Tax experts attack UK chancellor’s wife’s ‘disingenuous’ defence of non-dom status

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Tax experts have criticised the “disingenuous” explanation given by the wife of chancellor Rishi Sunak for claiming non-domiciled status.

Akshata Murty, who married Sunak in 2009, owns a stake in Indian technology company Infosys, founded by her father, that is thought to be worth more than £500mn.

Her spokesperson confirmed on Thursday that she holds non-domiciled status in the UK, which allows her to earn money abroad without paying tax in Britain for a period of up to 15 years.

The dispute comes after Sunak’s political standing tumbled following the Spring Statement. According to ConservativeHome, a grassroots party website, the chancellor has become one of the least popular members of the cabinet.

Allies of Sunak suggested that the attacks on his wife were politically motivated. One MP close to the chancellor said: “This is really about Rishi, not his wife. She can speak about her own business arrangements and shouldn’t be fair game.”

​One friend of Murty said she was a “private citizen” and said it was “harsh [that] she should be the collateral for politically inspired attacks on her husband”.

Arun Advani, an assistant professor at the University of Warwick, who recently published research on the UK’s non-dom population, said Murty’s statement that she had to be a non-dom because of her Indian citizenship seemed “disingenuous”.

He said on Twitter: “Citizenship has nothing to do with whether you choose to/not to claim remittance basis in the UK. Most non-citizens are not claiming it, and some citizens are claiming it (and, to be clear, this is allowed).”

Murty’s spokesperson said that, as a citizen of India, she was unable to hold citizenship of another country, after the story of her tax status was first reported in the Independent.

“According to British law, Ms Murty is treated as non-domiciled for UK tax purposes. She has always and will continue to pay UK taxes on all her UK income,” they said.

The statement suggested that Murty did not have a choice in her non-dom status, which is incorrect, according to tax experts. Under the UK tax rules, even if she is considered to be non-domiciled based on her connections to India, she would have actively had to claim the status by ticking a box on her tax return and paying a fee.

“It implied she was forced to be non-domiciled. That is a total nonsense,” said a partner in an accountancy firm and non-dom status specialist.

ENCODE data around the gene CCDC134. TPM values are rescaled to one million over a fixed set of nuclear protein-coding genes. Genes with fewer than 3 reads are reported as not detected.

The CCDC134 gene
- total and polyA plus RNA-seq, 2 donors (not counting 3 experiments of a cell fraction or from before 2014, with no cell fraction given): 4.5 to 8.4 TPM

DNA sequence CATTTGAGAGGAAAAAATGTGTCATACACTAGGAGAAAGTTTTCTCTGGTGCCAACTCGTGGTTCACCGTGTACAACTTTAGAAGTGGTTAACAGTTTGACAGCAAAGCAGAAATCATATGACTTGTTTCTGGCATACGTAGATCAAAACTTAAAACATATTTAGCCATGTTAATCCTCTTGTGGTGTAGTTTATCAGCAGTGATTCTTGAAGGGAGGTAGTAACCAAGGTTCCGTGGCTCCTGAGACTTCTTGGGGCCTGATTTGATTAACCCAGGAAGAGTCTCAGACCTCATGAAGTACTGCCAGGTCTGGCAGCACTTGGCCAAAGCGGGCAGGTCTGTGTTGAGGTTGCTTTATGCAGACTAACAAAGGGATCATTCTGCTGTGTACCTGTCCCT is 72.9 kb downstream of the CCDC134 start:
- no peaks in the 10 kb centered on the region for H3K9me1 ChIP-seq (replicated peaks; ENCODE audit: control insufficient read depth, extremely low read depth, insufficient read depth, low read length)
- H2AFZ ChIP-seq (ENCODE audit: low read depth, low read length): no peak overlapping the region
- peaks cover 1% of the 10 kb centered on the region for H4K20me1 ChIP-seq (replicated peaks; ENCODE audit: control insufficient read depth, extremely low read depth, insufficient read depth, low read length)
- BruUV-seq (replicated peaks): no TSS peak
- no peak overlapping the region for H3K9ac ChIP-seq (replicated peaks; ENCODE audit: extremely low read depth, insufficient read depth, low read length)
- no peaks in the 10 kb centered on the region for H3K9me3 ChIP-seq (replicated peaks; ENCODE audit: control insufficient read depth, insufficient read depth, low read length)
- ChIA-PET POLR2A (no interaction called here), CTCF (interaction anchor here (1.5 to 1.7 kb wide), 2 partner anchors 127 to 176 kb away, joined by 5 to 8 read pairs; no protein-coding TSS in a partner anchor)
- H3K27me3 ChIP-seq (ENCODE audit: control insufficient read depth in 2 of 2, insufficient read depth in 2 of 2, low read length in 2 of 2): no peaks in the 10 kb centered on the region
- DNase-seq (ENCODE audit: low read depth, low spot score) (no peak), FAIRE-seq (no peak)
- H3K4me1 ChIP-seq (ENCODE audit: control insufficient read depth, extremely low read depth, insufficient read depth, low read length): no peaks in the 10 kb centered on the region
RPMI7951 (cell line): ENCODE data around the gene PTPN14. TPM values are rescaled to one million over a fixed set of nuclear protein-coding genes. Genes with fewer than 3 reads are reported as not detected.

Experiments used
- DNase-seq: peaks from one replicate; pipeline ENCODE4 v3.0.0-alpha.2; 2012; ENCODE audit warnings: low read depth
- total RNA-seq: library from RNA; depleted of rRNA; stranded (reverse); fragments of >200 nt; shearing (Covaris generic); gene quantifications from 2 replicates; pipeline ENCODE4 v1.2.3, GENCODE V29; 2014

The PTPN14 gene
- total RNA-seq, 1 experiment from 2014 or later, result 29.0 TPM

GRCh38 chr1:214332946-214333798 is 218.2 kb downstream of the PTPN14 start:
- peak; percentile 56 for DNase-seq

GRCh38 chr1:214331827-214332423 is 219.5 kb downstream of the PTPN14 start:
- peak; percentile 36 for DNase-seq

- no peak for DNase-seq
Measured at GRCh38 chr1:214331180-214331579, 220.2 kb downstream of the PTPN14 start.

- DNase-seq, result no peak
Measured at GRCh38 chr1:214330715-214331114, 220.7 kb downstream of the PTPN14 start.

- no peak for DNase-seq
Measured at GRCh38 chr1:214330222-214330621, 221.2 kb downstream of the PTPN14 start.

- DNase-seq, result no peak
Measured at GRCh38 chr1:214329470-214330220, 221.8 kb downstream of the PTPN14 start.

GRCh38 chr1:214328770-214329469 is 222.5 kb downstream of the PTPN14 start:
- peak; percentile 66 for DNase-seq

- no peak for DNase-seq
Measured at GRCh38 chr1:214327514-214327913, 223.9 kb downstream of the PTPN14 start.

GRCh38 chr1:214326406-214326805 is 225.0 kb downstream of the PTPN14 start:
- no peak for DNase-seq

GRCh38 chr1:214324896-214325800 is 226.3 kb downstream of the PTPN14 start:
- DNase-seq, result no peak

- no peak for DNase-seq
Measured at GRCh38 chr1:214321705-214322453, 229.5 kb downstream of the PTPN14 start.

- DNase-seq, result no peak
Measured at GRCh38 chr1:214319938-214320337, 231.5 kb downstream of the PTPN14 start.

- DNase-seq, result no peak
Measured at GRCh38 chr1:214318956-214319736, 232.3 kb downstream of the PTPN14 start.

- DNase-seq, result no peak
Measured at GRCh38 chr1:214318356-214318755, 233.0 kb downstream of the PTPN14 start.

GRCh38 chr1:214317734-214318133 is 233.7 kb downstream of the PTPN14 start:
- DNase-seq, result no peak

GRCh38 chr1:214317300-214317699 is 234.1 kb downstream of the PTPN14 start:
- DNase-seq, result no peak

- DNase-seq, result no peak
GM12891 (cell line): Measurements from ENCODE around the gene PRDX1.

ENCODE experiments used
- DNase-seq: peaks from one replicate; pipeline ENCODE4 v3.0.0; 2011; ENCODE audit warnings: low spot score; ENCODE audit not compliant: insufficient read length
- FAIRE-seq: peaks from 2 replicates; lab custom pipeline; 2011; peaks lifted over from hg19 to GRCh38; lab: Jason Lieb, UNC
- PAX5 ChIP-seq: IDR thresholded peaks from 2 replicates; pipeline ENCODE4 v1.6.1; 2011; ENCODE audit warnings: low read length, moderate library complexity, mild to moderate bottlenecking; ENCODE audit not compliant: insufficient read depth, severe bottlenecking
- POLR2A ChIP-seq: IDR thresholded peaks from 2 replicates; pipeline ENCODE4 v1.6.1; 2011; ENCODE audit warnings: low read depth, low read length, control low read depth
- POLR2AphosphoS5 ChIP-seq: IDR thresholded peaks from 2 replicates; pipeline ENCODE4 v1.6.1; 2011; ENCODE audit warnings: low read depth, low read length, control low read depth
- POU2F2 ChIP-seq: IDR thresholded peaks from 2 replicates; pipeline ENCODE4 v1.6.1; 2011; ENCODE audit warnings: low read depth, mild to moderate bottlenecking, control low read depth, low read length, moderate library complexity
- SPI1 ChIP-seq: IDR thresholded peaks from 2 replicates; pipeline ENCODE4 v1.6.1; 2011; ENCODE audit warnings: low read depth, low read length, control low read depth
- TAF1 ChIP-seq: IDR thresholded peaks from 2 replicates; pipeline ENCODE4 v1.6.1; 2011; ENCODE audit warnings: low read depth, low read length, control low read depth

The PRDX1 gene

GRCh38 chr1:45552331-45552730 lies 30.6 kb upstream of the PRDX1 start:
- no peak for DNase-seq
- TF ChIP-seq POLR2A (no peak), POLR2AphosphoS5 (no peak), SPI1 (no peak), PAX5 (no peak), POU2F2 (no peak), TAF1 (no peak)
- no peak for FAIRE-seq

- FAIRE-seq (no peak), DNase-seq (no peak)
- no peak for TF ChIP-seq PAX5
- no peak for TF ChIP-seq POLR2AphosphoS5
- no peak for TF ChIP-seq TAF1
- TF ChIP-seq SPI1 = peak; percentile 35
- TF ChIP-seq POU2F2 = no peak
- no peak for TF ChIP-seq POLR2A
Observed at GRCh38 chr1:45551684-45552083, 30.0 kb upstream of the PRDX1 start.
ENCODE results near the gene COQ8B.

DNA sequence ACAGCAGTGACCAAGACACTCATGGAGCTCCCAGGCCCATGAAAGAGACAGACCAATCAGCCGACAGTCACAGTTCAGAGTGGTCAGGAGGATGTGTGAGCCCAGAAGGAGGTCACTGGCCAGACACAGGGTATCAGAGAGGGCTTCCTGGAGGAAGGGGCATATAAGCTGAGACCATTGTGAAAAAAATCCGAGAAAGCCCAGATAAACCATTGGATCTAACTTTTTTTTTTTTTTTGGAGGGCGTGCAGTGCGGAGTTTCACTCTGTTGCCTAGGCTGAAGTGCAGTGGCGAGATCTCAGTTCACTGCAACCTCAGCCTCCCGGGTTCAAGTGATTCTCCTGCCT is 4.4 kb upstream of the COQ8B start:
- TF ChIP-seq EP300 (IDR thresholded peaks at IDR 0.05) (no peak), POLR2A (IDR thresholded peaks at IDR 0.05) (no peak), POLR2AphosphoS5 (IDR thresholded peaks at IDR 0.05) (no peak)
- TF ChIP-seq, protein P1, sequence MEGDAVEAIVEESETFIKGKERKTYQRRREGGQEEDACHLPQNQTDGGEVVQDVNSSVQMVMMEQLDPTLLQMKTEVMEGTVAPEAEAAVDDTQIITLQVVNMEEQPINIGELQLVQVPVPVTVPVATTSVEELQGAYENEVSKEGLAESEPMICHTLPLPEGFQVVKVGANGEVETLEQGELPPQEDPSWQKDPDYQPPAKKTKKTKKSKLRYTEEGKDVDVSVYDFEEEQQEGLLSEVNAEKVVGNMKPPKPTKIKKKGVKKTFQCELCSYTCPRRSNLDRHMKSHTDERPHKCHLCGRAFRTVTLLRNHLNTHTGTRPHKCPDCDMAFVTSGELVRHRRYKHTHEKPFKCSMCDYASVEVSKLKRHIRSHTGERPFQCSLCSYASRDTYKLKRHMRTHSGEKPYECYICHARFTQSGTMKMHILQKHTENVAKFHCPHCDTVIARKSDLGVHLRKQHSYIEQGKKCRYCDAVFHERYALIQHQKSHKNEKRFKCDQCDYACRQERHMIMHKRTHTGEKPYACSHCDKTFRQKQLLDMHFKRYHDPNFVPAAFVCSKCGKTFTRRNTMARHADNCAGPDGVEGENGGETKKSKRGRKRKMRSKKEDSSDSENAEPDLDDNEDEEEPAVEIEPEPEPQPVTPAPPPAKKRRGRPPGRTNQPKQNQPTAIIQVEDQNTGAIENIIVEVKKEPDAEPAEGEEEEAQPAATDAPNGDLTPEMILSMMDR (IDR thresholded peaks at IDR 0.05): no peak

As well as allowing Murty to legitimately not pay tax on income earned overseas, her non-dom status also exempted her from paying UK inheritance tax on any assets held in India, the adviser said.

This would remain the case even after Murty had been deemed to be domiciled in the UK after 15 years of residency. The tax benefit arises due to a quirk of Britain’s inheritance tax treaty with India.

Dan Neidle, a senior tax lawyer, agreed the statement was “misleading”. But he said he would not describe claiming non-dom status as tax avoidance as it was simply making use of the government’s rules. However, he said the revelation about Murty raised questions on whether the chancellor had a “conflict of interest”.

There were valid reasons to look at whether the non-dom regime was justifiable, particularly for wealthy people such as Murty, Neidle added. “The problem is the person who decides if that’s how the rules should be is her husband,” he said.

Meanwhile, Labour leader Sir Keir Starmer attacked Sunak for what he called “breathtaking hypocrisy”, adding: “The chancellor has imposed tax rise after tax rise on working people and he’s said time and again there’s no alternative.”

Kwasi Kwarteng, business secretary, defended the chancellor and his wife on Thursday, saying that Sunak had been clear that he “comes from a very affluent family” but added it was “completely wrong” to suggest there had been any wrongdoing.

Boris Johnson, prime minister, refused to comment on the revelation when asked about it on Thursday, saying only that it was important to keep families out of politics “if you possibly can”.

Treasury insiders said that Sunak had declared his wife’s tax status to the Cabinet Office when he was first appointed as a government minister in 2018. The Treasury was also aware of her tax status.

Some tax experts also questioned the appropriateness of criticism directed toward the chancellor for his wife’s tax arrangements.

“We have independent taxation of husbands and wives quite deliberately,” said Mike Hodges, partner at Saffery Champness, an accountancy firm. “To what extent are we holding [the chancellor] responsible for his wife’s taxation?”

In an interview with the Sun newspaper, the chancellor said it was unfair for people to go after his wife, given she was a private citizen.

“But what it comes down to is, my wife was born in India, raised in India. Her family home is in India, she obviously has a very close connection. She has investments and a career independent of me,” said Sunak.

“She has had her own career. She has her own investments and is paying the taxes that she owes in the UK. She is 100 per cent doing everything this country asks of her.”

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